As I’m studying intently for an upcoming math exam and straining my eyes on trigonometric formulas, I hear a faint tune in the distance. Hey, I know that song, I think to myself, wondering where I’ve heard it. Eventually realizing that the infernal formulas won’t memorize themselves, I reluctantly return to my work. But after a few moments, the tune is much louder, essentially forcing me to divert my attention.
What could it be? What could it be? I impatiently tap a pencil tip to my lips. Hah! I’ve got it! When the Saints Go Marching in! I begin to hum along to the catchy ditty. Oh when the saints go marching in! Oh when the saints go marching in!
Only when I’m through with the second verse of the song do I actually stop to wonder about the source of the music and look out the window.
Blaring the upbeat tunes of my childhood, the ice cream truck rolls down the street. Large, white, and tattooed with the colorful images of ice cream flavors and popsicles on the sides, it’s pretty hard to miss.
As I stare out into the distance, a wave of childhood nostalgia washes over me, and suddenly I’m six years old. It’s a warm, summery day outside. The kind of day that practically screams for ice cream. Seeing that it’s a Saturday afternoon, my mother and I are at the park.
After physically exerting myself on every brightly colored challenge, from the swings to the slides to the monkey bars to the jungle gym, I collapse on a nearby bench, sweating from the heat and exhaustion. My mother sits besides me reading a magazine with an avid interest.
And just as I am about to tug at her sleeve and nag her for something cold and sweet, I hear a distinctive jingle coming from a distance. My ears prick up a little. Is that twinkle, twinkle little star? The song seems to be getting louder with each passing second. And just like me, swarms of excited and wide-eyed infants are being drawn to that same enchanting melody.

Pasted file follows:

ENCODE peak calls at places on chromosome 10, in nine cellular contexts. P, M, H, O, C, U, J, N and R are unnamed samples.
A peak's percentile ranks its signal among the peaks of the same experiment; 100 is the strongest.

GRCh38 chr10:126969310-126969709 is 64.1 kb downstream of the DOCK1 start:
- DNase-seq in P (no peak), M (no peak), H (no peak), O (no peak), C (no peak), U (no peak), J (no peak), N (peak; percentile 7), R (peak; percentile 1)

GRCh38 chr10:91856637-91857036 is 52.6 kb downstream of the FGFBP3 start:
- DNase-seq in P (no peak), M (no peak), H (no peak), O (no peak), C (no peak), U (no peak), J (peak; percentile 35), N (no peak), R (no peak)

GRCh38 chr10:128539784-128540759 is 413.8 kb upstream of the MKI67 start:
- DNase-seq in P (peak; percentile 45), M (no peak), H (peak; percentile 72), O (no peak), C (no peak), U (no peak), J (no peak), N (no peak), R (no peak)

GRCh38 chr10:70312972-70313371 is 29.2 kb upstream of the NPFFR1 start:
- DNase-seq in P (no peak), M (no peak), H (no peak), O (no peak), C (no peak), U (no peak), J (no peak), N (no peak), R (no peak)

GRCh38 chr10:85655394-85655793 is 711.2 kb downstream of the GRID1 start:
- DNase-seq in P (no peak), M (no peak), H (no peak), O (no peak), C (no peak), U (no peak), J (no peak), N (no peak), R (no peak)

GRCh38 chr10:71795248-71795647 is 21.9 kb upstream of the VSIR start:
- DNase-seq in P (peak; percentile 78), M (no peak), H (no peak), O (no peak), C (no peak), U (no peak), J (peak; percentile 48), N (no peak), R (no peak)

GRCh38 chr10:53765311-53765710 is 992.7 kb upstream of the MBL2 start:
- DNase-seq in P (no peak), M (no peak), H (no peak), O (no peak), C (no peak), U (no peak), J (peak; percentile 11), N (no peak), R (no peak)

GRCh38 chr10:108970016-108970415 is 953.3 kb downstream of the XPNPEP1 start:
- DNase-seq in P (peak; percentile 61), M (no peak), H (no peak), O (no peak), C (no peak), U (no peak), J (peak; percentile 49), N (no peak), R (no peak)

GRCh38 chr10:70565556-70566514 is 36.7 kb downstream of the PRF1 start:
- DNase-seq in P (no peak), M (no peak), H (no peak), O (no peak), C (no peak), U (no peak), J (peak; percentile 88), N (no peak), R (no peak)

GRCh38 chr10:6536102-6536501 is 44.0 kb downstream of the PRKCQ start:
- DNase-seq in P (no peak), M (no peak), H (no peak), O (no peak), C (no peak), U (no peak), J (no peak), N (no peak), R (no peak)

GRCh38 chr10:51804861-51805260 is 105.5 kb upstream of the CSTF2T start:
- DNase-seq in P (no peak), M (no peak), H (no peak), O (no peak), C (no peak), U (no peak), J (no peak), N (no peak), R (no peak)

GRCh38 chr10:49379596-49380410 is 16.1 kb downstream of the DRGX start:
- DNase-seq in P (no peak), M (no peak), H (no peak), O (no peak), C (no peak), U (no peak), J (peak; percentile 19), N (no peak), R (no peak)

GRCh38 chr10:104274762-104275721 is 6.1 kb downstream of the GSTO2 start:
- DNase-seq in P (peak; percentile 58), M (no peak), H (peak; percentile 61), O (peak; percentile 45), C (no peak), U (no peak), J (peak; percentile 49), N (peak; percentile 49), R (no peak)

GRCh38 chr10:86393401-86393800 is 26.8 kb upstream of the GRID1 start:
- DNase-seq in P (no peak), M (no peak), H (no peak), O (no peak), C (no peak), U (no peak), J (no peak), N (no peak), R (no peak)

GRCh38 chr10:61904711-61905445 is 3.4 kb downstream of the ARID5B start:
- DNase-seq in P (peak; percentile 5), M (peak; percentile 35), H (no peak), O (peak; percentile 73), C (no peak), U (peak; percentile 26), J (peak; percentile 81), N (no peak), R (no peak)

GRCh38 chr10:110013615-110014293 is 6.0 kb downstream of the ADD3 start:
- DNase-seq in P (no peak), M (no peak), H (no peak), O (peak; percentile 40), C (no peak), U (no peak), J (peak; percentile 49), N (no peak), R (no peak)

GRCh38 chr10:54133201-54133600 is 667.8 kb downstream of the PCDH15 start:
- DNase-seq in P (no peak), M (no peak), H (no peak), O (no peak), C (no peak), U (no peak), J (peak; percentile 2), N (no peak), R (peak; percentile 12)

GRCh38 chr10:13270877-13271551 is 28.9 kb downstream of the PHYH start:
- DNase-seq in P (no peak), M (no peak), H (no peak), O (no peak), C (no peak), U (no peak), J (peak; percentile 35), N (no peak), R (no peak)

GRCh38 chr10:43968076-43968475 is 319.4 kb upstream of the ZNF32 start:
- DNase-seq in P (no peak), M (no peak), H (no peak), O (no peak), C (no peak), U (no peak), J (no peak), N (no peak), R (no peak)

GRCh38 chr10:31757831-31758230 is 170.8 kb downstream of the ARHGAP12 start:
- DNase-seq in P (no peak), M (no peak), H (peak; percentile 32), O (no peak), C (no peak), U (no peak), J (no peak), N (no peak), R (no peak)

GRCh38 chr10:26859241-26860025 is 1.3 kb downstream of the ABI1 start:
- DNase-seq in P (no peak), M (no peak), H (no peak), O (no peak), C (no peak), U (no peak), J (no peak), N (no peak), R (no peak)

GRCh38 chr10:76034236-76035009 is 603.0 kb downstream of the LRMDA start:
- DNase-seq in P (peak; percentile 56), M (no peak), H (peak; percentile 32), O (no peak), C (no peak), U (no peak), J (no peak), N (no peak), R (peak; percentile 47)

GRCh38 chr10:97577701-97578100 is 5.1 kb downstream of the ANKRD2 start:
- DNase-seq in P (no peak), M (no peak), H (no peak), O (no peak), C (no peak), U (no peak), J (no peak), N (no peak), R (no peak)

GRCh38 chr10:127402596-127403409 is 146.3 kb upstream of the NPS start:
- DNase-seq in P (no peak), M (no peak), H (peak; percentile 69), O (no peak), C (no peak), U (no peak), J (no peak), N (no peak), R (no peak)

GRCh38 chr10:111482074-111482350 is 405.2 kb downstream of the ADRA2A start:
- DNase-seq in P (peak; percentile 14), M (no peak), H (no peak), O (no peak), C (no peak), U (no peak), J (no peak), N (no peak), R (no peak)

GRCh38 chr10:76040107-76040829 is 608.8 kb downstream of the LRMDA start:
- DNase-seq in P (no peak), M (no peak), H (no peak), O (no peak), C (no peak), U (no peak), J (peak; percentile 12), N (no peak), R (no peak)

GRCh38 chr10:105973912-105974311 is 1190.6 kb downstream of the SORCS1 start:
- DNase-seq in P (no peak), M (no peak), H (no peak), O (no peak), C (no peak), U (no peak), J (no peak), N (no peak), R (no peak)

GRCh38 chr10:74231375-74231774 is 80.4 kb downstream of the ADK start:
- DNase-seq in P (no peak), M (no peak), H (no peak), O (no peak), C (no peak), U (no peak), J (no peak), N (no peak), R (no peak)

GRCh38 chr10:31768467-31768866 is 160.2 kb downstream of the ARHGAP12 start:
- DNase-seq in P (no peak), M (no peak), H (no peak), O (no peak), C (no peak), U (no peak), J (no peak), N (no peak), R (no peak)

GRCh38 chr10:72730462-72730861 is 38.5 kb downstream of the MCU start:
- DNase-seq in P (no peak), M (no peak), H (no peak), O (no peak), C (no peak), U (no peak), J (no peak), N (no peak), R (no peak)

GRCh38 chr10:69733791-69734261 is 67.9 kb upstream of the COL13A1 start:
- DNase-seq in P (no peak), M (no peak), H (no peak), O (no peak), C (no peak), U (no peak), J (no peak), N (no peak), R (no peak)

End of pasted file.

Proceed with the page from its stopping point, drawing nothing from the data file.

Soon, a glorious, musical, white truck comes into view, finally stopping a few feet in front of me. Sensing that it is finally time, I look at my mother with pleading eyes that make most parents protectively clutch their wallets. But not one to miss the chime of childhood, my mother smiles resignedly, stands, and walks over to the van.
When I’ve finally gotten the rainbow Popsicle in one hand, I squeeze my mother’s side affectionately with the other. My lips are already a bright, sticky red from the cherry flavor on top, and I can’t wait to get to the orange. And sitting there with my mother, while messily licking a rainbow Popsicle , I realize that I couldn’t be any happier.
I suddenly return from my vivid daydream to find myself staring longingly at the ice cream truck. At the enticing sound of the music, dozens of children have already crowded around the main window, holding fistfuls of dollar-bills in the air. Oh, the ice cream truck, a modern Pied Piper if there ever was one.
Through the Window